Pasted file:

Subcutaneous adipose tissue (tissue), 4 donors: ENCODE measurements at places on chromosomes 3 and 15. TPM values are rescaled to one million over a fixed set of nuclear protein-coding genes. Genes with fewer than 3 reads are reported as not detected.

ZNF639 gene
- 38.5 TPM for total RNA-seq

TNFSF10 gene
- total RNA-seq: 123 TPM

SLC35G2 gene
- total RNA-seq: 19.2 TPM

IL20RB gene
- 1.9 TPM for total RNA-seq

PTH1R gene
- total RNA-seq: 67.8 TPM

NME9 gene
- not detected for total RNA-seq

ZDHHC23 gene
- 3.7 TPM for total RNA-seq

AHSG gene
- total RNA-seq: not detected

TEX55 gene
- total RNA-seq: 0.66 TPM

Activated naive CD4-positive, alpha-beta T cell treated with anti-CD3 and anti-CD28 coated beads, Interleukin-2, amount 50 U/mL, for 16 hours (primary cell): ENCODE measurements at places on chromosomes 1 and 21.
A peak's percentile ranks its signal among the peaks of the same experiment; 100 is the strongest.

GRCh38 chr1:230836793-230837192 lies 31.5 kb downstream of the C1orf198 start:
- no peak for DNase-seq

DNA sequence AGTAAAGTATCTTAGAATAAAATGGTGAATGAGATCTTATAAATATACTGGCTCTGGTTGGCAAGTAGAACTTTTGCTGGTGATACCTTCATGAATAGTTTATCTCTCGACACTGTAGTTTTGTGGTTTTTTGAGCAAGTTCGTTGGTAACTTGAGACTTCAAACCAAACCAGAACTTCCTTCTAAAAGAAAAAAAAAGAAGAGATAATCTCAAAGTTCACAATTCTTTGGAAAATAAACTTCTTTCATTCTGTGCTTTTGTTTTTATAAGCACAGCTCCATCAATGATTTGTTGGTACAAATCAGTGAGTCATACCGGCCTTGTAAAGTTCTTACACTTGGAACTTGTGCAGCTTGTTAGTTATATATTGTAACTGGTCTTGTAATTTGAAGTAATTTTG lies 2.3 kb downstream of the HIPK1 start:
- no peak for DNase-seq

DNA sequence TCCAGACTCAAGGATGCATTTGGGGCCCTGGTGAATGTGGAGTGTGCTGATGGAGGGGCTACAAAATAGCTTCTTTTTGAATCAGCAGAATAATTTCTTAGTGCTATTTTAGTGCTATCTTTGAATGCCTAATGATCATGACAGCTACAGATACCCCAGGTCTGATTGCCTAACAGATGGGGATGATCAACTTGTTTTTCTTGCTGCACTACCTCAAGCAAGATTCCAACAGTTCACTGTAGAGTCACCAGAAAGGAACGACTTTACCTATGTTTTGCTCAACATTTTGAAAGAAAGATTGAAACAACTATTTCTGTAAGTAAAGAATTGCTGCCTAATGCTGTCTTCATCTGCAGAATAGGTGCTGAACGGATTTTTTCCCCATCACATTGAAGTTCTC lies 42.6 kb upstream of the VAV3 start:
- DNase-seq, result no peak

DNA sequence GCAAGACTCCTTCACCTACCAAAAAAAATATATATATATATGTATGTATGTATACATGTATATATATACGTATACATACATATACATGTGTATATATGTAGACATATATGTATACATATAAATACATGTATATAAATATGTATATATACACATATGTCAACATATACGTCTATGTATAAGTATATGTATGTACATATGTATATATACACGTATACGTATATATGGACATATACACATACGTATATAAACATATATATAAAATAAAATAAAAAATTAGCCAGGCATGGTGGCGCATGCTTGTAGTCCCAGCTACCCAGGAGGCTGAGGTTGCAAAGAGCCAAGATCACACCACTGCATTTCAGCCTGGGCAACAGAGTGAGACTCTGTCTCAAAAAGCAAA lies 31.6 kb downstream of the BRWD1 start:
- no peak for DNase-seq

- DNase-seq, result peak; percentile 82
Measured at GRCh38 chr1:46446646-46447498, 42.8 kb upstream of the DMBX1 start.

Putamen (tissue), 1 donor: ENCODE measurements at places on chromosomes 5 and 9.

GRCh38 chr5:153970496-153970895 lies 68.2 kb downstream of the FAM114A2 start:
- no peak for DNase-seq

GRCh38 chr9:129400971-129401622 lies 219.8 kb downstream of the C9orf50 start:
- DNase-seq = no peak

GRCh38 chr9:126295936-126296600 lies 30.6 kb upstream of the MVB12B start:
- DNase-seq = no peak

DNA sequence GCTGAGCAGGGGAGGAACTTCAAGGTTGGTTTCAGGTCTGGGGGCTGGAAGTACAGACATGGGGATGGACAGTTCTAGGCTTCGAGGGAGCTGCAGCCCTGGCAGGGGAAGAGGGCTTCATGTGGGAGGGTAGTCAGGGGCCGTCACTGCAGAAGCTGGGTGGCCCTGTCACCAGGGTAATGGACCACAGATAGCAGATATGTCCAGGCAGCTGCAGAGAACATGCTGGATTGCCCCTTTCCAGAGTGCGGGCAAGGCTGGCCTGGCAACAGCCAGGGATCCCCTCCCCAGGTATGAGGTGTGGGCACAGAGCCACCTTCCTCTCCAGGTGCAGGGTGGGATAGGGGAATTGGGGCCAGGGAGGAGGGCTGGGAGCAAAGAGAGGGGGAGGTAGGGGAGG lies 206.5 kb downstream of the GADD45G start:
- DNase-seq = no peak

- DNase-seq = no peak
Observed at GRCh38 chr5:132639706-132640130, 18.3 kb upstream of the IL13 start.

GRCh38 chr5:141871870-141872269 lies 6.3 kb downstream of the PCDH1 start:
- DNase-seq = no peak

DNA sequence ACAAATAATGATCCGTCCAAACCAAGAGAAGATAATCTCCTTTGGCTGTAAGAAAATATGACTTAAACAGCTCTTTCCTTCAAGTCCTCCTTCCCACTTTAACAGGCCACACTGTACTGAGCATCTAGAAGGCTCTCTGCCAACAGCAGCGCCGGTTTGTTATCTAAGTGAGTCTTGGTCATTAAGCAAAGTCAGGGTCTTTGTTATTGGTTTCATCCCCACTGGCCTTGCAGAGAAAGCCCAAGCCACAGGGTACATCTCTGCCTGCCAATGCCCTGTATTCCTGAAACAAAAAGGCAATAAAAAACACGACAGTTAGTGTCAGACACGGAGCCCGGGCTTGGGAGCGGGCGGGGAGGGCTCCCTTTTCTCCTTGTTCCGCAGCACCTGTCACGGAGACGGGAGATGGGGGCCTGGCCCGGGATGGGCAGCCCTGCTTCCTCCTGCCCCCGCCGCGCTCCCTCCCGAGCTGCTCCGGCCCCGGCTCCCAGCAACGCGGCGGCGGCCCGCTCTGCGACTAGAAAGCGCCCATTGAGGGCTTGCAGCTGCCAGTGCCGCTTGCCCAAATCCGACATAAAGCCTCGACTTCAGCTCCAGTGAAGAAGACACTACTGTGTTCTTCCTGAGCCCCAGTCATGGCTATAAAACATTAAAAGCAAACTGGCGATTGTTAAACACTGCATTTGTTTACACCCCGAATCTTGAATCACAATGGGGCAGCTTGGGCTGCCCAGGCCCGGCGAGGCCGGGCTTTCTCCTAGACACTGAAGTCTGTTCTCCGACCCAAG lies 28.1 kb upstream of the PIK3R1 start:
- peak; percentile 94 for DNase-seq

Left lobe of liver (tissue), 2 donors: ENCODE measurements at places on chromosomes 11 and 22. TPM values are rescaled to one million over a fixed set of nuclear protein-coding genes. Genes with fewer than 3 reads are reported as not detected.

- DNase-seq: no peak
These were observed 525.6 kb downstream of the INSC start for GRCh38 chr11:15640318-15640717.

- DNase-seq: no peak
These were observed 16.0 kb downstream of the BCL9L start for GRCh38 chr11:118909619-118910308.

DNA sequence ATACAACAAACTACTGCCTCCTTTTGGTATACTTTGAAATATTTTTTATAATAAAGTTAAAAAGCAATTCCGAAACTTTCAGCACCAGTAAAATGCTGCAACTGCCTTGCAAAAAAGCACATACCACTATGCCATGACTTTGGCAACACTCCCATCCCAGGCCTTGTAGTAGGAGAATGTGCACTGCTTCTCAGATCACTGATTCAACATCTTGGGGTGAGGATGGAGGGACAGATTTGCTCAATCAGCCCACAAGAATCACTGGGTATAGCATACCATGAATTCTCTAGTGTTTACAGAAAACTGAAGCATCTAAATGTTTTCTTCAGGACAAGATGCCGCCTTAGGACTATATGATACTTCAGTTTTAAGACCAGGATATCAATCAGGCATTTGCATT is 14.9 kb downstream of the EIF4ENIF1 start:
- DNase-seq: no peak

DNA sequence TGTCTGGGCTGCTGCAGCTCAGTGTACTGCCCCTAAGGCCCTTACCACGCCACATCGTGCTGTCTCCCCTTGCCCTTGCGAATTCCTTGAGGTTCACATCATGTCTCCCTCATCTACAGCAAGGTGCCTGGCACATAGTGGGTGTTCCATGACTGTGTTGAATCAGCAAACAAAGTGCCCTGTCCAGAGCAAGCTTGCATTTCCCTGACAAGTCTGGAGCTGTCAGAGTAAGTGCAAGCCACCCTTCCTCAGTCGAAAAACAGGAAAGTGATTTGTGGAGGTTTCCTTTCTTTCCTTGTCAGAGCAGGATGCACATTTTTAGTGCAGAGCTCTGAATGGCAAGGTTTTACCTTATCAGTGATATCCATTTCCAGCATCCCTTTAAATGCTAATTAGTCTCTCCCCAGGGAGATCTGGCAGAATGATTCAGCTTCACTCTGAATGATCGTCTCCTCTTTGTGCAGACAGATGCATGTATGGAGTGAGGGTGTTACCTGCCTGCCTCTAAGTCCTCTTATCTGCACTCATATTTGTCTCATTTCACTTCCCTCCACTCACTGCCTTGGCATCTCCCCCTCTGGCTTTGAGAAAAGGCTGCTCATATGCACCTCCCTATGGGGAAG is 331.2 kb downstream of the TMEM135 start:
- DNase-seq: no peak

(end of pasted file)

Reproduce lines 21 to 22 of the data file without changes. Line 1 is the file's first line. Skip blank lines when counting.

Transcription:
A peak's percentile ranks its signal among the peaks of the same experiment; 100 is the strongest.

GRCh38 chr1:230836793-230837192 lies 31.5 kb downstream of the C1orf198 start: